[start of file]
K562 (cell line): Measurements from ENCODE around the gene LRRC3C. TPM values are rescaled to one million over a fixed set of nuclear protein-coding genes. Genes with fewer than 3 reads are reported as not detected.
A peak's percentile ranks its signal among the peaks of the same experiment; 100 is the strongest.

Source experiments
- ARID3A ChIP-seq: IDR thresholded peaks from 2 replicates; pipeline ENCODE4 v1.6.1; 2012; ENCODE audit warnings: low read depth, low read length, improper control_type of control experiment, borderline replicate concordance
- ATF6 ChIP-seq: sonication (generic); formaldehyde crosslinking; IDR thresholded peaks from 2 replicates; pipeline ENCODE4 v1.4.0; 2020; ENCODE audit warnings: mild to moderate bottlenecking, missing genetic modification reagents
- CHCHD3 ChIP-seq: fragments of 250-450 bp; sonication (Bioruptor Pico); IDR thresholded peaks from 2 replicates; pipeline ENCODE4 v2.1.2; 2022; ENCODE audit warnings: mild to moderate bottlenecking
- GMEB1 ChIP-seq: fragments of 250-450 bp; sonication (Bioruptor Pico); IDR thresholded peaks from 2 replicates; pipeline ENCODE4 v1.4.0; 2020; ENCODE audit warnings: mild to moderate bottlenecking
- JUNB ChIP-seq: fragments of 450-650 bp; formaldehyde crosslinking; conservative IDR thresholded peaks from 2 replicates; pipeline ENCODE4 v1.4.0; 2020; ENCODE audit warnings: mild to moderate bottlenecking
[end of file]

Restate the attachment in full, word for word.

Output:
K562 (cell line): Measurements from ENCODE around the gene LRRC3C. TPM values are rescaled to one million over a fixed set of nuclear protein-coding genes. Genes with fewer than 3 reads are reported as not detected.
A peak's percentile ranks its signal among the peaks of the same experiment; 100 is the strongest.

Source experiments
- ARID3A ChIP-seq: IDR thresholded peaks from 2 replicates; pipeline ENCODE4 v1.6.1; 2012; ENCODE audit warnings: low read depth, low read length, improper control_type of control experiment, borderline replicate concordance
- ATF6 ChIP-seq: sonication (generic); formaldehyde crosslinking; IDR thresholded peaks from 2 replicates; pipeline ENCODE4 v1.4.0; 2020; ENCODE audit warnings: mild to moderate bottlenecking, missing genetic modification reagents
- CHCHD3 ChIP-seq: fragments of 250-450 bp; sonication (Bioruptor Pico); IDR thresholded peaks from 2 replicates; pipeline ENCODE4 v2.1.2; 2022; ENCODE audit warnings: mild to moderate bottlenecking
- GMEB1 ChIP-seq: fragments of 250-450 bp; sonication (Bioruptor Pico); IDR thresholded peaks from 2 replicates; pipeline ENCODE4 v1.4.0; 2020; ENCODE audit warnings: mild to moderate bottlenecking
- JUNB ChIP-seq: fragments of 450-650 bp; formaldehyde crosslinking; conservative IDR thresholded peaks from 2 replicates; pipeline ENCODE4 v1.4.0; 2020; ENCODE audit warnings: mild to moderate bottlenecking